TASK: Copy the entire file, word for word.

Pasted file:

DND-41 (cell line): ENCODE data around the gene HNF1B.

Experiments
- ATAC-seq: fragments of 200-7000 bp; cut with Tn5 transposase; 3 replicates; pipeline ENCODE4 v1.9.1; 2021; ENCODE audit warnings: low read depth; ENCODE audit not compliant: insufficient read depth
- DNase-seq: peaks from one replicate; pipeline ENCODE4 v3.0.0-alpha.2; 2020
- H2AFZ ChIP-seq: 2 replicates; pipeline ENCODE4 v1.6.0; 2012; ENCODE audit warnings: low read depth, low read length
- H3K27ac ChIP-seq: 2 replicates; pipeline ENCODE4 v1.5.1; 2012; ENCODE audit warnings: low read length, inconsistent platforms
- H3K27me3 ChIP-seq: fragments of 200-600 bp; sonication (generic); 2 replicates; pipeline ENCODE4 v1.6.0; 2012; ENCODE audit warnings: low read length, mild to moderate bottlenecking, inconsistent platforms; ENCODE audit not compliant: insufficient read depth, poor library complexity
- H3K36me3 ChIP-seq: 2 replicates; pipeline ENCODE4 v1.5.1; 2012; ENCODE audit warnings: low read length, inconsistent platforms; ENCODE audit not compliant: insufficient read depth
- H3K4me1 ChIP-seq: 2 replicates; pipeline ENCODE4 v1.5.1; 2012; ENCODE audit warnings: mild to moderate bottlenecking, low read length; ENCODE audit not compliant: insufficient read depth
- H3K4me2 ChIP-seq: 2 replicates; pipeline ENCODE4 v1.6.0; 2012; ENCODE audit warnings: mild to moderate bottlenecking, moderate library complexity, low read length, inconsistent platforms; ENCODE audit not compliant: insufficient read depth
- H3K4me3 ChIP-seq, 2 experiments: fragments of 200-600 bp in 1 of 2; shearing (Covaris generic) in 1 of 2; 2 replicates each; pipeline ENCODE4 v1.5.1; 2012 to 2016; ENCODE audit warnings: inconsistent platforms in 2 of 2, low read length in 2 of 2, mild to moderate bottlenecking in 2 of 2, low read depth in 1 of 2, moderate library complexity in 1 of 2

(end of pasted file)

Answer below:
DND-41 (cell line): ENCODE data around the gene HNF1B.

Experiments
- ATAC-seq: fragments of 200-7000 bp; cut with Tn5 transposase; 3 replicates; pipeline ENCODE4 v1.9.1; 2021; ENCODE audit warnings: low read depth; ENCODE audit not compliant: insufficient read depth
- DNase-seq: peaks from one replicate; pipeline ENCODE4 v3.0.0-alpha.2; 2020
- H2AFZ ChIP-seq: 2 replicates; pipeline ENCODE4 v1.6.0; 2012; ENCODE audit warnings: low read depth, low read length
- H3K27ac ChIP-seq: 2 replicates; pipeline ENCODE4 v1.5.1; 2012; ENCODE audit warnings: low read length, inconsistent platforms
- H3K27me3 ChIP-seq: fragments of 200-600 bp; sonication (generic); 2 replicates; pipeline ENCODE4 v1.6.0; 2012; ENCODE audit warnings: low read length, mild to moderate bottlenecking, inconsistent platforms; ENCODE audit not compliant: insufficient read depth, poor library complexity
- H3K36me3 ChIP-seq: 2 replicates; pipeline ENCODE4 v1.5.1; 2012; ENCODE audit warnings: low read length, inconsistent platforms; ENCODE audit not compliant: insufficient read depth
- H3K4me1 ChIP-seq: 2 replicates; pipeline ENCODE4 v1.5.1; 2012; ENCODE audit warnings: mild to moderate bottlenecking, low read length; ENCODE audit not compliant: insufficient read depth
- H3K4me2 ChIP-seq: 2 replicates; pipeline ENCODE4 v1.6.0; 2012; ENCODE audit warnings: mild to moderate bottlenecking, moderate library complexity, low read length, inconsistent platforms; ENCODE audit not compliant: insufficient read depth
- H3K4me3 ChIP-seq, 2 experiments: fragments of 200-600 bp in 1 of 2; shearing (Covaris generic) in 1 of 2; 2 replicates each; pipeline ENCODE4 v1.5.1; 2012 to 2016; ENCODE audit warnings: inconsistent platforms in 2 of 2, low read length in 2 of 2, mild to moderate bottlenecking in 2 of 2, low read depth in 1 of 2, moderate library complexity in 1 of 2